The Best of Mad Swirl : 07.30.22

by on July 31, 2022 :: 1 comment

“The creative habit is like a drug. The particular obsession changes, but the excitement, the thrill of your creation lasts.

Henry Moore

••• The Mad Gallery •••

Still Dizzy from Kisses and Wine ~ Bill Wolak

To see all of Bill’s twisted illustrations, as well as our other resident artists (50+ and counting!) take a virtual stroll thru Mad Swirl’s Mad Gallery!

••• The Poetry Forum •••

This past week on Mad Swirl’s Poetry Forum… we were all adaze in work life craze; we slogged in the slew of a Tube for You; we reminisced in bar bliss; we ironed flys away on a Monday wash day; we had a situation immersed in punctuation; we looped while under an endless hunger; we hooked from the herds our perfect words. We flit to hit our wordly wit. ~ MH Clay

cinnamon, hazelnut, scone by Brittany Ortega

Add to my list of disliked words –
scritches, brewery, and regarded.

Scritches, with its piggish nose
and barn yarn yellow texture.

Brewery like cream gravy with not enough milk,
brewery like dog shit trapped inside non-slip tread,
brewery like a fountain, coinless, filled with leaves.

Regarded plays ping-pong with oars and
still loses.

I want words that bring to mind your sighlence.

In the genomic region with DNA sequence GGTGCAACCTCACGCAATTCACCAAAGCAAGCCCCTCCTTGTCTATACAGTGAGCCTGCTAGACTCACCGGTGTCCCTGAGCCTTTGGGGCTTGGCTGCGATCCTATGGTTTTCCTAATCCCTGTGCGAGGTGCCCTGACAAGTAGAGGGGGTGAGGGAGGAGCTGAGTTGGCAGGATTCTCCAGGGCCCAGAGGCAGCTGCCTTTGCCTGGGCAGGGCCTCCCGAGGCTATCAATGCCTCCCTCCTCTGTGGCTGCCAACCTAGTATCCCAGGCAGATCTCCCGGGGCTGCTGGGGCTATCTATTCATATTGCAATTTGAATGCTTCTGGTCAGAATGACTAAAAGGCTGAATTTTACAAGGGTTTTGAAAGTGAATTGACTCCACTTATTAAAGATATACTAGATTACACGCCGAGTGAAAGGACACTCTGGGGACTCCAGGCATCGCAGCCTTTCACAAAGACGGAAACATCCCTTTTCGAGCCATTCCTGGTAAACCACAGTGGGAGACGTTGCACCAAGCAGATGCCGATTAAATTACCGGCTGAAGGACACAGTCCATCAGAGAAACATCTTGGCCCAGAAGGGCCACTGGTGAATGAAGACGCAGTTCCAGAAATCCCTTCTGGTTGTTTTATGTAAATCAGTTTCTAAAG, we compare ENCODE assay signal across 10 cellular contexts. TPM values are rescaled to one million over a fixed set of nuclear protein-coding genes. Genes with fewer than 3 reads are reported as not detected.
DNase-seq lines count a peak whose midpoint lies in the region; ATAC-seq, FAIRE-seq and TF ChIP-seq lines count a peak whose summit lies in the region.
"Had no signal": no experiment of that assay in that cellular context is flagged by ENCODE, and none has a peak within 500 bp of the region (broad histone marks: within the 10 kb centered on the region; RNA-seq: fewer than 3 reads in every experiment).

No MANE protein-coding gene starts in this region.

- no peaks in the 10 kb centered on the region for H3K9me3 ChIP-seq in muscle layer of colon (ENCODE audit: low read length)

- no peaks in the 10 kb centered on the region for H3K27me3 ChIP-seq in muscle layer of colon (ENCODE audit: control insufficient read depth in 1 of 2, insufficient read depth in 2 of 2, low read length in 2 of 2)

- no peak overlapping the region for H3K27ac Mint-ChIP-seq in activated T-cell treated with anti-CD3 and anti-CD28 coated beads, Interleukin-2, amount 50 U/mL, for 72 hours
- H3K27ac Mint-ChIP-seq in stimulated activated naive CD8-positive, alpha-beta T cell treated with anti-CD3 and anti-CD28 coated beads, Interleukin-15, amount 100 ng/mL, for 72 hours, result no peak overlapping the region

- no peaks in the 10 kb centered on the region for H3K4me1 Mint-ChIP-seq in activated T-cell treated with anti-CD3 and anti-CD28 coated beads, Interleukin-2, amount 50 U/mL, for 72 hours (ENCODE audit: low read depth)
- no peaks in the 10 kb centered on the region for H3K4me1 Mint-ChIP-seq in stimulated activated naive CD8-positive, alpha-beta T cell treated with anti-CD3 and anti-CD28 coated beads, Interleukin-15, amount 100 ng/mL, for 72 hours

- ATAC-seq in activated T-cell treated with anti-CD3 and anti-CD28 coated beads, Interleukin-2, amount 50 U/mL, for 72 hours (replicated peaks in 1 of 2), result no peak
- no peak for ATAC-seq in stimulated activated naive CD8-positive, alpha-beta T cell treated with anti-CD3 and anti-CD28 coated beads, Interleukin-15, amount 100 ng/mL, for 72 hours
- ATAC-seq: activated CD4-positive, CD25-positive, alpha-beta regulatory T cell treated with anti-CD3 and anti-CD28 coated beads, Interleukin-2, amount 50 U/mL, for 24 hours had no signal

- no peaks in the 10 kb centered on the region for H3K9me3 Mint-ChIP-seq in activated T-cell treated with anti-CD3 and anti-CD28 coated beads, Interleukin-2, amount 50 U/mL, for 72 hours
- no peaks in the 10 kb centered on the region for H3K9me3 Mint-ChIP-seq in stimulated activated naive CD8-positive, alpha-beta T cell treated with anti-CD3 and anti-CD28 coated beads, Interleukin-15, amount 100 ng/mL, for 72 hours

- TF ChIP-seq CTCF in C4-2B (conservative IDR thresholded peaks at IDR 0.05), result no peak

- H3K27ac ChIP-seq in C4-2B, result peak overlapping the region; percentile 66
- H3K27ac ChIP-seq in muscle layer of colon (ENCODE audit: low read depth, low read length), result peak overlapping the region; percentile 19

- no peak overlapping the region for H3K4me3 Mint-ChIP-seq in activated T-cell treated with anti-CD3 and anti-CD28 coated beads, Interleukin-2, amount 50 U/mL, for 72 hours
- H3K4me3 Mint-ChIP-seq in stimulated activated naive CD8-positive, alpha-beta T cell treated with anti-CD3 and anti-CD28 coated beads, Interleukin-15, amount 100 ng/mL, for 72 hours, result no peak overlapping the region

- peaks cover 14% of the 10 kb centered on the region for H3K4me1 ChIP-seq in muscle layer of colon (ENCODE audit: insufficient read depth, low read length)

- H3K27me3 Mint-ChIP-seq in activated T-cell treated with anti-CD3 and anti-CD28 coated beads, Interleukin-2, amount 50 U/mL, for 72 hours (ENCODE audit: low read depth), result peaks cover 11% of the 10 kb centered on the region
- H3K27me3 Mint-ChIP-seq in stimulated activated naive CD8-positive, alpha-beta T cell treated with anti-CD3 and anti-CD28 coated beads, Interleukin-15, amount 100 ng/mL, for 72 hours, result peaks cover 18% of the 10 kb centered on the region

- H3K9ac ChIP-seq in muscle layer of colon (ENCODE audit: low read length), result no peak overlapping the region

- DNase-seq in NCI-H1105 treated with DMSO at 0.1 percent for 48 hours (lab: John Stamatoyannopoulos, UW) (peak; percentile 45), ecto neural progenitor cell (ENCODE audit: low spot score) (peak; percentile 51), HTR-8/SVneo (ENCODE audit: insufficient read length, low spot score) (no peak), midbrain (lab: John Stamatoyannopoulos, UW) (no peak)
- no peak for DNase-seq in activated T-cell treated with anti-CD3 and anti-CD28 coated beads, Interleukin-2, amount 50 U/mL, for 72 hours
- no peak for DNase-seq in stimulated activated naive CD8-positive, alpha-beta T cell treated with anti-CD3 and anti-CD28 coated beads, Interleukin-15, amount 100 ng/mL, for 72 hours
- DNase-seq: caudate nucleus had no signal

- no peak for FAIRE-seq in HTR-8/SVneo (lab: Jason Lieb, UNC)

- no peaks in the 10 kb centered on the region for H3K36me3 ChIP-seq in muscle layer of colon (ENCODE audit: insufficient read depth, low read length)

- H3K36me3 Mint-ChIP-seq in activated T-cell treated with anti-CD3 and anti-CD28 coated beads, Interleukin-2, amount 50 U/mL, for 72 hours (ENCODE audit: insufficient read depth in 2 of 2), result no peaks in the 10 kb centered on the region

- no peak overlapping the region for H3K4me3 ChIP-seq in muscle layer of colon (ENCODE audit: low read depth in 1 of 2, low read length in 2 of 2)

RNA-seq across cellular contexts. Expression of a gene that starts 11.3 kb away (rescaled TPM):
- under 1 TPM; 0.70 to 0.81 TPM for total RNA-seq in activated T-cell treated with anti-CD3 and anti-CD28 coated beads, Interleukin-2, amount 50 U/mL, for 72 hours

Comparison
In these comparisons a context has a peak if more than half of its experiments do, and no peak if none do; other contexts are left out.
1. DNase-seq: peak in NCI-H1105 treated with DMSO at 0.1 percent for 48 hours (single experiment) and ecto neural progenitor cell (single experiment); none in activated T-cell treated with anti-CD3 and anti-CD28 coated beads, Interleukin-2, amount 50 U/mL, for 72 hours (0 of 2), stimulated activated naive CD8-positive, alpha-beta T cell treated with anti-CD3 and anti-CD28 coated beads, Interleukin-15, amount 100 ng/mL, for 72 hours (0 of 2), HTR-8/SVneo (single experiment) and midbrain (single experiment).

Thistle. Solemnize. Brahms.
The sound of your voice is decidedly cotton.
Warm like penumbra.
Fragrant like bewilder.
Soft and edgeless like a thing used to blanket
a child who sleeps through
light rain.

I want words that place your hands all over me.
Nourishment. Petrichor.

It’s been a while, I know.
February, I think.



Throw it in with clamor

July 30, 2022

editors note: Euchre, Ichor, we all Care for a Core (or words to that effect). (We welcome Brittany to our crazy congress of Contributing Poets with this submission. Read more of her madness on her new page – check it out.) – mh clay

Algorithm by Jimmy Sharma

I wrote a poem with the
moon’s smell and in fact
lily’s solitude

but frankly, I had your
silhouette all over

I felt you’re a piece of music
I played it on the piano

the notes created a
symphony of the ancient love

with a frond of longing
and an endless algorithm
of hunger.

July 29, 2022

editors note: Love’s do-loop, an endless desire to dine. – mh clay

Punctuated by Timothy Pilgrim

I dream I emerge from a coma comma
run depressed to the lake again
jump in dash
no way up to the surface period
I learn an important lesson colon
people can pass themselves away
without ever having used
any kind of blade slash

July 28, 2022

editors note: And enclose yourself in parentheses. – mh clay

Mondays by Julia Vaughan

Mondays were wash days
How did that tradition start?

Rituals and old wives’ tales
Pulling the diagonal corners
Stretching the cotton
Pegs colour match clothes

Living in Zimbabwe
Ironing. Ironing pillowcases and sheets
Ironing. Ironing cotton underpants, towels and shirts
Hang all nylons inside
Anything that can’t be ironed
Dries inside, away from the flies.

Flies lay their eggs in bulky, wet seams
Eggs that later burrow into skin
To grow into maggots.

Putzis. The dreaded diagnosis.

Always around underpants elastic
Or t-shirts’ armpits and necklines
Still damp, bulky seams ideal for hatching.